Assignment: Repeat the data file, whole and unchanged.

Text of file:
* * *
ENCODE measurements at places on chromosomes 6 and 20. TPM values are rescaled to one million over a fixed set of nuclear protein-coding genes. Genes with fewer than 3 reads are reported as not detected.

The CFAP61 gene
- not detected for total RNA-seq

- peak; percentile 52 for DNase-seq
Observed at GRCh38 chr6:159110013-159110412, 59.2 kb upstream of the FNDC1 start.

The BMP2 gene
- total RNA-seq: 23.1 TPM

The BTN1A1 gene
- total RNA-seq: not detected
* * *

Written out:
ENCODE measurements at places on chromosomes 6 and 20. TPM values are rescaled to one million over a fixed set of nuclear protein-coding genes. Genes with fewer than 3 reads are reported as not detected.

The CFAP61 gene
- not detected for total RNA-seq

- peak; percentile 52 for DNase-seq
Observed at GRCh38 chr6:159110013-159110412, 59.2 kb upstream of the FNDC1 start.

The BMP2 gene
- total RNA-seq: 23.1 TPM

The BTN1A1 gene
- total RNA-seq: not detected